Is Arisepeter! Nutritional Therapy the same as a ketogenic diet ?
Arisepeter! Nutritional Therapy is not, first and foremost, a ketogenic diet.
Only in a very few cases is ketosis necessary, depending on the client’s health-goals. Everything should be judged by the results that are obtained (and when results are not forthcoming, then it is time to re-evaluate our approach).
Carbohydrate intake is restricted to about 50 grams a day, mostly from local starches and one or two in-season vegetables, if available.
In the autumn, some local fruits can be added too, if they are desired, but always with large amounts of fat (mainly of animal origin, such as local berries with clotted cream).
This carbohydrate restriction takes us to the threshold of ketosis, but not into it.
For most health goals: weight loss, diabetes reversal, hypertension reversal, gastrointestinal relief, nervous system support, mood improvement, skin healing etc. ketosis is unnecessary.
Cancer patients (and possibly clients wanting to manage ALS or Parkinson’s) may consider the ketogenic diet, which may be beneficial beyond the normal carbohydrate restriction practised at Arisepeter! Nutritional Therapy, but that will be discussed in full during the consultation.
Following a high-fat diet such as the Arisepeter! Nutritional Therapy, one can easily incorporate intermittent fasting and get the full range of its benefits just as easily as following a ketogenic diet.
A ketogenic diet can achieve the goals listed above, but being even more restricted in carbohydrates it means that compliance generally goes down if carbs are too (unnecessarily) restricted. This has been my observation over the last 15 years.
Also, the extra demands that the ketogenic state places on the body are not always well received (it depends on the individual) which again can limit the number of people who could benefit from it. Patience is needed to become ‘keto adapted’, which can take many weeks.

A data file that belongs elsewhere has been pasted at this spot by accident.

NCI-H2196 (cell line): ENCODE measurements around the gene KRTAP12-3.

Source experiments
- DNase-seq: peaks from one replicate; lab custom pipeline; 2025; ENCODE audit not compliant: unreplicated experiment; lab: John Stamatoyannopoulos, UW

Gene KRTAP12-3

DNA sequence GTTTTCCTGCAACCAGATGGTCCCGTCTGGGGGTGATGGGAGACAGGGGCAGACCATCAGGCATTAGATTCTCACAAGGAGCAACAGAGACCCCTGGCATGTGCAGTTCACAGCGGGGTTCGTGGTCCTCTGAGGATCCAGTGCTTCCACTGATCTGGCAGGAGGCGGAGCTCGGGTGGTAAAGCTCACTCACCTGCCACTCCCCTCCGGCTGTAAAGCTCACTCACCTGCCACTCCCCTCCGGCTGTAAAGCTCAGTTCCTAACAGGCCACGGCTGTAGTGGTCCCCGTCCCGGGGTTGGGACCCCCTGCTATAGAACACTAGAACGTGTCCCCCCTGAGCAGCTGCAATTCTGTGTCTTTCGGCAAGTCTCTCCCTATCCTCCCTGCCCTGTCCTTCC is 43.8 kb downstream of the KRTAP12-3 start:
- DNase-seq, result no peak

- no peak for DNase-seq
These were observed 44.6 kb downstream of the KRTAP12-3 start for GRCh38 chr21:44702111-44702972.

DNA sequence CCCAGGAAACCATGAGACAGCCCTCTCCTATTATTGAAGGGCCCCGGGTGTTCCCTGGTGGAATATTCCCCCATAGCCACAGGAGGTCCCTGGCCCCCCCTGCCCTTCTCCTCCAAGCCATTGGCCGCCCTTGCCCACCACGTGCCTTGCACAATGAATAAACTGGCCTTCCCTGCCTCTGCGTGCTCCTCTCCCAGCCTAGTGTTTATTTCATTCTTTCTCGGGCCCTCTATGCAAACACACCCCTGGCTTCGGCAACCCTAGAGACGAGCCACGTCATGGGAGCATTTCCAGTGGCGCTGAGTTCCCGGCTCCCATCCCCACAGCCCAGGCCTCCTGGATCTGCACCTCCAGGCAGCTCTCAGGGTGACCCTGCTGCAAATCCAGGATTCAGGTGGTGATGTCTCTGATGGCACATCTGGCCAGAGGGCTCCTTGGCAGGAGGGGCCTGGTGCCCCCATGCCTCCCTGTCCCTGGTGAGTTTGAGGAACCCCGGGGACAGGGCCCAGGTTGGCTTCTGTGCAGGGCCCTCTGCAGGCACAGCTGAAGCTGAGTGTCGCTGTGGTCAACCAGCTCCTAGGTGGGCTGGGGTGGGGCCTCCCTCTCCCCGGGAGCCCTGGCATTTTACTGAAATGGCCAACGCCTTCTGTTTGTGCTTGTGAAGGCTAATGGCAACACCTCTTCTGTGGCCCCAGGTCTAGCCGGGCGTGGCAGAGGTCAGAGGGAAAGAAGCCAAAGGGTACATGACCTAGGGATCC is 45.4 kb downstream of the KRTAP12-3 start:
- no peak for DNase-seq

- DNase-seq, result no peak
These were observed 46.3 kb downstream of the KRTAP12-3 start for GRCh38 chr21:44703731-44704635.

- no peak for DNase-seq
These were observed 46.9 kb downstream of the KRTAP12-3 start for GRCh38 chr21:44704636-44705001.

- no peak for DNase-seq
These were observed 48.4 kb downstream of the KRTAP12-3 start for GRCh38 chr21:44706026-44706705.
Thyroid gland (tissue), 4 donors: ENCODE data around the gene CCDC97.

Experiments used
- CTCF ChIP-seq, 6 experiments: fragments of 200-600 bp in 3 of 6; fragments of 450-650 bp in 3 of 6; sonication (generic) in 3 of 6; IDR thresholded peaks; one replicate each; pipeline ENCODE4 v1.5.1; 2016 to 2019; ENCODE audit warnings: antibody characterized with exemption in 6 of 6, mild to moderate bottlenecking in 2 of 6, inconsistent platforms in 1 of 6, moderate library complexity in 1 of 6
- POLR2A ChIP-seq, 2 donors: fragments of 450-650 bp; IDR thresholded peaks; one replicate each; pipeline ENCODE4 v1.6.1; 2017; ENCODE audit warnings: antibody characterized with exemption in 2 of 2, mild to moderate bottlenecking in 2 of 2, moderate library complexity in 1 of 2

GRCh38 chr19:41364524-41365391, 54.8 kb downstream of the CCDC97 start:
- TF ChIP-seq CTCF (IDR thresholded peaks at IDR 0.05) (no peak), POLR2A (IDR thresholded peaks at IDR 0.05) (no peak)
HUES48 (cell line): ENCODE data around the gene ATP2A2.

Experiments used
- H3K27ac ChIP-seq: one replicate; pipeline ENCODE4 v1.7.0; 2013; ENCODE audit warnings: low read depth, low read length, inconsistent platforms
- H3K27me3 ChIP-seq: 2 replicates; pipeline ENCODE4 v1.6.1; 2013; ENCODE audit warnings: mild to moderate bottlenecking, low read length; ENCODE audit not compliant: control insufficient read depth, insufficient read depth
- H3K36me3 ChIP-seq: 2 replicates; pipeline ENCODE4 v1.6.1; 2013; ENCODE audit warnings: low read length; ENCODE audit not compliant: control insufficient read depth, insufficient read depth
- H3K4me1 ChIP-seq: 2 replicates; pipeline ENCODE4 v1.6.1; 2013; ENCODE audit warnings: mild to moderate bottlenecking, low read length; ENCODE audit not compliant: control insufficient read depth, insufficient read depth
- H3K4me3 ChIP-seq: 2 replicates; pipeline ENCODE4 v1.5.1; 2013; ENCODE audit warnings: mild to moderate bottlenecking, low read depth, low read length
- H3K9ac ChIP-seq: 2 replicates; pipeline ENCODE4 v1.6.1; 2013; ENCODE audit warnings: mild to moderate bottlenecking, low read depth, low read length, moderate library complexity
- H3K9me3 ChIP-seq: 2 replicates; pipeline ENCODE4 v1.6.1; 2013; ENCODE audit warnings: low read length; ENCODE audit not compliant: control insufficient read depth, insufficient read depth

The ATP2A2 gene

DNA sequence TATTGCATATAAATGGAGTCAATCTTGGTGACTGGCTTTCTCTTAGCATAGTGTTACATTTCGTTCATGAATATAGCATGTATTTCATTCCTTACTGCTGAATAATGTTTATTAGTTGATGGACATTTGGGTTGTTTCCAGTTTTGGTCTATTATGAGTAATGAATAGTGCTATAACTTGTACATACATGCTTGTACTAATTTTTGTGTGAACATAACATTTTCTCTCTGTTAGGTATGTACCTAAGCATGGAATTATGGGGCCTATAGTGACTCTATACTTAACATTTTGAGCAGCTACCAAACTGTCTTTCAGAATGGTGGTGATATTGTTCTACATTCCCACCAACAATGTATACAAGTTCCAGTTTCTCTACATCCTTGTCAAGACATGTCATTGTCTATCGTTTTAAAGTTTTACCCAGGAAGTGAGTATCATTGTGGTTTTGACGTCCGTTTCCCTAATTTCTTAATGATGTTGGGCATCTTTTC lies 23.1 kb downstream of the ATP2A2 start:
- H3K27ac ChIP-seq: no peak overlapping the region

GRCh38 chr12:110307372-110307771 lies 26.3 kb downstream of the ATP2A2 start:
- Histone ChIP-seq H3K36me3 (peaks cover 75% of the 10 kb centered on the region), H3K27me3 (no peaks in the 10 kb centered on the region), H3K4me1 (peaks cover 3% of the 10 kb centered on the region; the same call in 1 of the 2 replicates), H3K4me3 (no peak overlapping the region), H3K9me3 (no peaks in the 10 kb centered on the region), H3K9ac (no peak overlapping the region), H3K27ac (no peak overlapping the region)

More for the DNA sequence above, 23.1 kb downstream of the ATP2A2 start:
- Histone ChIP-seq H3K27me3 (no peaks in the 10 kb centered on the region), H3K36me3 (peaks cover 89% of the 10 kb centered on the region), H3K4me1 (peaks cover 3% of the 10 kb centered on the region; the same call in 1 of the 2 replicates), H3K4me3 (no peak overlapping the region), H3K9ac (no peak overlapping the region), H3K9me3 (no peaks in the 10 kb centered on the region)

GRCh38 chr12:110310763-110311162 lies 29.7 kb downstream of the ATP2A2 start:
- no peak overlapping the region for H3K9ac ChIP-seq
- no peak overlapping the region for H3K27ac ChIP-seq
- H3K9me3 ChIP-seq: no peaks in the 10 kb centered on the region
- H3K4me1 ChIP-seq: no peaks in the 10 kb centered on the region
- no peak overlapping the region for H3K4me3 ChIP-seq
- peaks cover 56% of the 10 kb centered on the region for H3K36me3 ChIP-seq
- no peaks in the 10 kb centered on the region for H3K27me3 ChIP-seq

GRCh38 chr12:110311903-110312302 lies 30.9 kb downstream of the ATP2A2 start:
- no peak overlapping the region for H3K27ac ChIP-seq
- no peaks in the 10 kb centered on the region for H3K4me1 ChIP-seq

But if the goal that the client wishes to accomplish can be acheived using an easier, more palatable and more ‘natural’ form of carbohydrate restriction that is not ketogenic ( but on the threshold of ketosis), then why put the body through this extra unnecessary stress?
I have personally spent many months, even years, in ketosis over the years since first discovering high fat/ low carbohydrate diets in Jan 2003, and have formulated these observations through watching how both myself and others respond to carbohydrate restriction.
These observations have lead me to the conclusion that ketosis for the sake of ketosis is simply unnecessary, and that we should rather be clear in our mind what our own personal health goals are, and in the vast majority of cases a strict ketogenic diet is simply not necessary to achieve them: the same result can be easier achieved with a more generous carbohydrate intake of 50 grams or so (at the threshold of ketosis).
Trust me, when a client is told that they can have a small/medium potato a day ( a British carbohydrate source, providing about 25-30 grams of carbohydrate, in the form of starch, meeting all the criteria for the Arisepeter! Nutritional Therapy), cut up into fries and cooked in Vitamin D-rich pastured lard, there is never any resistance. I have yet to find a single client who would turn their nose up at such tasty ‘forbidden’ foods (!) and it makes compliance very high. This is not a diet to go on and go off, it is a way of eating that can be followed for life.
This begs the question: how did we ever come to the conclusion that if food is tasty it must be bad for us?
Does Arisepeter! Nutritional Therapy support the popular 'plant-based' diet ?'
So-called ‘plant-based’ diets (veganism), even though they can be very effective weight loss tools (and can supply, in the short term, the other benefits associated with weight loss), are not supported at Arisepeter! Nutritional Therapy.
Not only are such diets deficient in certain nutrients that are essential for good health (such as B12, retinol (pre-formed vitamin A), vitamin K2, pre-formed Arachidonic Acid, long-chain fatty acids, etc.), but they also reinforce negative attitudes towards our historic foods, and encourage the unlimited use of imported, out of season, supermarket vegetation.
Any health benefits ( in the short term) from a vegan, ‘plant-based’ diet are identical to what can be achieved with a complete water fast.
veganism is a type of fasting:
any diet that eliminates all of our historic building foods i.e meat, fish, eggs and dairy, should be considered a fast
(according to Dr Natasha Campbell-McBride (GAPS diet creator)).
For weight loss, in the case of extreme obesity, i recommend a total water fast, with medical oversight. Then, once the excess weight has been lost, the client switches to a fat-based diet, where carbohydrates are still restricted.